Lecture: Investigating Redundancy in Emoji Use: Study on a Twitter Based Corpus

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A study performed during the thesis project of Mrs. Giulia Donato concerning Emoji redundancy in Twitter content is presented on Thursday 4 April 2019 at the Institute of Informatics & Telecommunications, at Aigaio lecture room.

Title: Investigating Redundancy in Emoji Use: Study on a Twitter Based Corpus

Abstract:

The popularity of emoji is on the rise. In the past years we witnessed the recognition of this visual language by institutions such as the Oxford Dictionary and experienced a constant growth of studies on the subject.
Researchers point at the fact that the diffusion of emoji is very likely to change many communicative conventions, even those well established, in online interactions. For example, we might witness the disappearance of emoticons and other communicative strategies, such as the use of acronyms and characters repetition, in favour of emoji.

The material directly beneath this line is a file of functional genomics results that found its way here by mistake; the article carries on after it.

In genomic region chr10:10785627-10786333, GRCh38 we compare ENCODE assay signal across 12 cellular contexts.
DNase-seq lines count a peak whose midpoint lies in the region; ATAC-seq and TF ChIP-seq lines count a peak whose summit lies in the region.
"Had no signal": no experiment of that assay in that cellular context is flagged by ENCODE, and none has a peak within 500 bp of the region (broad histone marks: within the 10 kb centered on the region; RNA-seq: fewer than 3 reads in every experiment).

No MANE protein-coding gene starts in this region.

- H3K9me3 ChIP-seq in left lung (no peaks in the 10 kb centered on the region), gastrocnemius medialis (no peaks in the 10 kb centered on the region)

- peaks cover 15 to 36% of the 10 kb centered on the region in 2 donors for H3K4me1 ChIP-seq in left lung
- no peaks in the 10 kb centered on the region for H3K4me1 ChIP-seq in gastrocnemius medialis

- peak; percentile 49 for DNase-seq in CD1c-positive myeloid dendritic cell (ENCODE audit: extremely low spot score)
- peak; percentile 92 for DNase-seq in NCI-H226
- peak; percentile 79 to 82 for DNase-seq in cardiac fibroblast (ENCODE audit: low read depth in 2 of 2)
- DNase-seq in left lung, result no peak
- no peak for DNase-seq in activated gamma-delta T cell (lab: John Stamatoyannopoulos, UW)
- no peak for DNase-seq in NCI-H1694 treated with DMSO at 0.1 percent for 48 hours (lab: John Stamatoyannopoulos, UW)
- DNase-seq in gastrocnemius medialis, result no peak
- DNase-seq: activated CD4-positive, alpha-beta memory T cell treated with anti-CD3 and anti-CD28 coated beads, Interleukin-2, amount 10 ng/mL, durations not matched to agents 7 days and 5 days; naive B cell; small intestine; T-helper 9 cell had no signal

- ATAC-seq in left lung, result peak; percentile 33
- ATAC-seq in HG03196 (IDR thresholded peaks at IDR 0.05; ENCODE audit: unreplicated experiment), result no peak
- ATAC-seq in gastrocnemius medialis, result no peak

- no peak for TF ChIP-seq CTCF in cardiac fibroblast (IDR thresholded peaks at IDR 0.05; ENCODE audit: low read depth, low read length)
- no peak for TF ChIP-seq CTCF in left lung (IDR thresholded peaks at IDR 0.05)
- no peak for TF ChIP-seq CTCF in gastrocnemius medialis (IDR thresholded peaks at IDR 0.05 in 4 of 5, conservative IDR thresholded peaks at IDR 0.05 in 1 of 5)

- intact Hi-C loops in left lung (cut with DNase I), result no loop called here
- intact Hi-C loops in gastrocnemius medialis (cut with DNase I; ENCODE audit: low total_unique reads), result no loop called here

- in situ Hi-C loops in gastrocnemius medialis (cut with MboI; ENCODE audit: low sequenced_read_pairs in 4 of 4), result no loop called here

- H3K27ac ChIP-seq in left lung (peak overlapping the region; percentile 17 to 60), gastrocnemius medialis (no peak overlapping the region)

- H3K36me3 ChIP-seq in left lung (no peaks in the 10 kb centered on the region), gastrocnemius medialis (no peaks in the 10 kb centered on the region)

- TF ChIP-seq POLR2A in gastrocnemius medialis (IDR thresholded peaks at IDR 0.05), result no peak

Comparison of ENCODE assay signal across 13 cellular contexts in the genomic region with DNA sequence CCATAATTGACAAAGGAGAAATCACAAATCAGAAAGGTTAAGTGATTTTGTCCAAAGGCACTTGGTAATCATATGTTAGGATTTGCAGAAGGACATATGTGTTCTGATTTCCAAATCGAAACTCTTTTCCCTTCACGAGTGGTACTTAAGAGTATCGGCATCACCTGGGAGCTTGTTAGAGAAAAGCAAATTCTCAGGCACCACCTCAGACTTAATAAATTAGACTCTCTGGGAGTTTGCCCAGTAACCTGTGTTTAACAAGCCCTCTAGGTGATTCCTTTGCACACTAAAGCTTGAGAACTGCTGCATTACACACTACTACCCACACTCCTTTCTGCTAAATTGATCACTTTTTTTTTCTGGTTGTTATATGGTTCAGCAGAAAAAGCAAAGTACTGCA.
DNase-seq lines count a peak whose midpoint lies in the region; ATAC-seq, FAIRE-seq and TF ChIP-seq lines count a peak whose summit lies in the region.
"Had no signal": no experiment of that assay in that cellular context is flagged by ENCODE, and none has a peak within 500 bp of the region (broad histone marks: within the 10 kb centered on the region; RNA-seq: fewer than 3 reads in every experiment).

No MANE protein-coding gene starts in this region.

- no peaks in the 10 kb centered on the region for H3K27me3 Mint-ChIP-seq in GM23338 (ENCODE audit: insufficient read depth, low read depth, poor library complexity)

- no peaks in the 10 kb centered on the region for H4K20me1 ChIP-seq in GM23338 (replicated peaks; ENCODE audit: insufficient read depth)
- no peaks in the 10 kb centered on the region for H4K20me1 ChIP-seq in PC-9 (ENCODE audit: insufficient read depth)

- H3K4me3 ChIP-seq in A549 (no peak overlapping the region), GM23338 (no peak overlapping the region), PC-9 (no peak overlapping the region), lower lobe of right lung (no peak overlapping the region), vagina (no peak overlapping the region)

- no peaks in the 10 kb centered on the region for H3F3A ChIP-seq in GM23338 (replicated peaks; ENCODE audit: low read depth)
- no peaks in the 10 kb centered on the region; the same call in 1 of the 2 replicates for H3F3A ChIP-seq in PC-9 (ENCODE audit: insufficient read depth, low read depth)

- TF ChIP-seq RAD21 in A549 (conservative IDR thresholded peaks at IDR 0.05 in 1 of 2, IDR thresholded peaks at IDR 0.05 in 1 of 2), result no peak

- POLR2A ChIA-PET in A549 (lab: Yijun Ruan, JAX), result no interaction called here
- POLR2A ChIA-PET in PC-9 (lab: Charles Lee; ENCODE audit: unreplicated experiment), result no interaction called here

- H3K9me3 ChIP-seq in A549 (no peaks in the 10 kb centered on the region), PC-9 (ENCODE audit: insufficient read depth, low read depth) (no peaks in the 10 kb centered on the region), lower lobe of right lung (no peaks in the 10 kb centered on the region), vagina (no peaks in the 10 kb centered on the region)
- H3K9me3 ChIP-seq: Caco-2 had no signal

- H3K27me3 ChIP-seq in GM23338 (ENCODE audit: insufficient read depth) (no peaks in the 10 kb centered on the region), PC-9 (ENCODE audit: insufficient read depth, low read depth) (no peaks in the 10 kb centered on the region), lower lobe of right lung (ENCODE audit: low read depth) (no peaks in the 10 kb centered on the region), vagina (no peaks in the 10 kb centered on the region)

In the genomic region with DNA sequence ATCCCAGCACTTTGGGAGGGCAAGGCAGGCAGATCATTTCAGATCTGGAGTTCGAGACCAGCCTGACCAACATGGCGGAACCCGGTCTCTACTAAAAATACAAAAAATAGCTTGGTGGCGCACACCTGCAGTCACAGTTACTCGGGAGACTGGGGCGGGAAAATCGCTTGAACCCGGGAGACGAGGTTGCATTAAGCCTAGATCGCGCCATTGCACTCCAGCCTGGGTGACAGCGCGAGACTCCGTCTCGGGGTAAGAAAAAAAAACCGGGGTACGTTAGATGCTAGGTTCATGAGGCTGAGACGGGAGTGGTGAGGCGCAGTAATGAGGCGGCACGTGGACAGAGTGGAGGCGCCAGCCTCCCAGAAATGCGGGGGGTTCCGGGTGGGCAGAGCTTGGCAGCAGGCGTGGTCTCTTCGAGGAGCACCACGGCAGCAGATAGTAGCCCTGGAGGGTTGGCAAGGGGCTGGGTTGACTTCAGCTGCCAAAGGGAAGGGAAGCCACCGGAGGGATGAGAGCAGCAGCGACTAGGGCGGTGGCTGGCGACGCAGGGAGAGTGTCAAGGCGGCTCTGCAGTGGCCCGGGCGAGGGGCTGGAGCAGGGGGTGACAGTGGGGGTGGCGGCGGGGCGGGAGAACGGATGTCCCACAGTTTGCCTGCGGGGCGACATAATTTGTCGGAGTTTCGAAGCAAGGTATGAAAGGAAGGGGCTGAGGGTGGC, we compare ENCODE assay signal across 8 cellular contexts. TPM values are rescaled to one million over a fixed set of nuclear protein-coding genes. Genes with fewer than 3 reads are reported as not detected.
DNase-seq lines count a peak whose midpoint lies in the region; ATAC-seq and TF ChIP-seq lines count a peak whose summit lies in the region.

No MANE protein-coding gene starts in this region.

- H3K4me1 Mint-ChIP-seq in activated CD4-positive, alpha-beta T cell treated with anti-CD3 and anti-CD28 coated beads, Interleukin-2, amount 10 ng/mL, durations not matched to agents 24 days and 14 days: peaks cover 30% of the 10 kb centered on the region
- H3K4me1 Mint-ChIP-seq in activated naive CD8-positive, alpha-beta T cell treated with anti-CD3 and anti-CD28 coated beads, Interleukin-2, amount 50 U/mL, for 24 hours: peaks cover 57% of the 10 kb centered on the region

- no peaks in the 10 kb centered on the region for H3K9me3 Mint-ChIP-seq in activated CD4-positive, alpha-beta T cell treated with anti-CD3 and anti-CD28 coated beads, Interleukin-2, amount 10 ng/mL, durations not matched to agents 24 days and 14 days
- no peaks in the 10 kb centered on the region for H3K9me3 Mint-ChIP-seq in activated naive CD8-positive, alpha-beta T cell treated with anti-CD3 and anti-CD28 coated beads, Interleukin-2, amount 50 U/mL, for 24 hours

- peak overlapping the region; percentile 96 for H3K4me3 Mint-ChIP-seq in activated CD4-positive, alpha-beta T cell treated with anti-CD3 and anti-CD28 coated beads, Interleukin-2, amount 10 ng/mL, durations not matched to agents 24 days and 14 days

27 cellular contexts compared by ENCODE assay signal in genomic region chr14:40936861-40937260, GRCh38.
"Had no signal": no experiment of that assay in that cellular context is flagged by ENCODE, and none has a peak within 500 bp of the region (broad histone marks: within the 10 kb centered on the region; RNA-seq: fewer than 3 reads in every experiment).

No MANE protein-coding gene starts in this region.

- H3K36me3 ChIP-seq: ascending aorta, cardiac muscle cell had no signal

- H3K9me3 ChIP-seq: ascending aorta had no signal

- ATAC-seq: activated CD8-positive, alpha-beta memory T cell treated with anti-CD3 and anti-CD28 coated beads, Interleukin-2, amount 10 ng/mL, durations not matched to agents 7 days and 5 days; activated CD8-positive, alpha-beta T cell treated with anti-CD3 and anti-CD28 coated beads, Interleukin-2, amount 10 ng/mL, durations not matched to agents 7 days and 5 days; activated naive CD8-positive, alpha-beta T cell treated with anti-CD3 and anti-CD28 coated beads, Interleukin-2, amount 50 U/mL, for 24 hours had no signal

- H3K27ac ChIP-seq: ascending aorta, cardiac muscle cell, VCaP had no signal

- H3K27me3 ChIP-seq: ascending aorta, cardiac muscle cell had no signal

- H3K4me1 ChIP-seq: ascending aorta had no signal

Most of the work on emoji that has been done so far was focused on the most evident of their characteristics: the effectiveness in expressing emotions. Nevertheless, emoji can represent much more than feelings, since the set of pictographs is constantly being updated with new icons representing objects, actions and concepts. Given their pervasiveness, it seems time for linguistic related research to pay attention to which purpose non-emotional emoji are employed in the language of social media.
With this aim we annotated a set of tweets, with the help of human annotators. We then asked the annotators to recognize whether the emoji was used in a redundant way, in a non-redundant way or as a substitute for an actual word. Subsequently, we employed the annotated corpus in a set of machine learning experiments where we trained a number of classifiers to distinguish among these different informative behaviours.
We discovered the task to be difficult for humans, who reached a moderate agreement. However, the classifier, provided with specific features, obtained satisfactory results and managed to improve over the two proposed baselines.

Speaker Bio:

Giulia Donato is a computational linguist, currently based in Athens and working on conversational interfaces.
Her thesis project, defended at the University of Copenhagen in 2017, was presented at the Wassa workshop during the EMNLP conference in Copenhagen (Dk, 2017) and at the main LREC conference, in Myiazaki (Jp, 2018).

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